Abstract: SiOC and SiBOC polymer-derived glasses show a complex nanostructure in which nanocrystalline -SiC and sp2 C coexists with nanoclusters of amorphous SiO2 or SiO2-B2O3 and with mixed silicon oxycarbide and boron oxycarbide units. The characterization of the nanostructure is performed with a multiple technique approach on SiOC and SiBOC glasses before and after HF etching. The acid attack dissolves the silica-based nanoclusters and allows indirect information on their size and amount to be obtained. By increasing the pyrolysis temperature from 1200 up to 1500 °C the oxide clusters grow in size and amount in both SiOC and SiBOC glasses. Compared to the B-free SiOC glass, SiBOC is more easily etched and develops higher porosity and larger pore size. Boron has also an important effect on the ordering of the sp2 C phase: it leads to thicker sp2 C nanocrystals. This effect is remarkable because it starts at low temperature (1500 °C) compared to the usual temperature, 1800 °C, reported in the literature for different forms of nanocrystalline carbon. Raman analysis of SiBOC glasses pyrolyzed at 1500 °C clearly shows the presence of the D’ band at 1617 cm-1. From this experimental result it is postulated that B enters into the graphene layers forming BC3 units. Finally, the shift toward lower wavenumbers of the Raman spectra recorded on SiOC and SiBOC glasses after etching seems to reveal a high compressive stress acting along the basal sp2 C planes of the graphite nanocrystals.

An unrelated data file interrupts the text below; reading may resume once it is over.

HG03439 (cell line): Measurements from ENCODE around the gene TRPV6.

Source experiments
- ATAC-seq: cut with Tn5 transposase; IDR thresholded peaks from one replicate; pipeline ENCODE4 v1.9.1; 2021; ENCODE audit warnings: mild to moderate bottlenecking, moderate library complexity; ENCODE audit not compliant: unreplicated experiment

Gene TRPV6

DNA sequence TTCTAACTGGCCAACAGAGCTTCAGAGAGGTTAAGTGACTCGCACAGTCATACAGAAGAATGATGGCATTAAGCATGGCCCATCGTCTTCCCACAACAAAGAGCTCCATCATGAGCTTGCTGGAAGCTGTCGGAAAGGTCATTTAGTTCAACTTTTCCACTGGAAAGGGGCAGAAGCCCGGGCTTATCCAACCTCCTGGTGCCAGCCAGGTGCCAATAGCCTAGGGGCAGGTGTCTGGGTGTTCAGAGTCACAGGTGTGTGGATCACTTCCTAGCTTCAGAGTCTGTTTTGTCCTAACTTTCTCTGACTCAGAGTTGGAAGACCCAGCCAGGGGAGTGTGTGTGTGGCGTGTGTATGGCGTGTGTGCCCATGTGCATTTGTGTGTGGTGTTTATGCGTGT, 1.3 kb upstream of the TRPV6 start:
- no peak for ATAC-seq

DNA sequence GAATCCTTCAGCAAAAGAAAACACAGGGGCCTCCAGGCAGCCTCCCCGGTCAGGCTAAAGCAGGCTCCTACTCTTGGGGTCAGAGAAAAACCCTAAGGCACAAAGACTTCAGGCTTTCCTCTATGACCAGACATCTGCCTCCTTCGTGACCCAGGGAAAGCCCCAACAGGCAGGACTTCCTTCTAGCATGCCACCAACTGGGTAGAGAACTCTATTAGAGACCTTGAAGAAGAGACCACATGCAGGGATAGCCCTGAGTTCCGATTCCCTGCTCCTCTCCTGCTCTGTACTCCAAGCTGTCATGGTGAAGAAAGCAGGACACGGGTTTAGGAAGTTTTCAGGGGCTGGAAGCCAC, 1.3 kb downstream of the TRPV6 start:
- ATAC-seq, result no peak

Silicon boron oxyde carbide,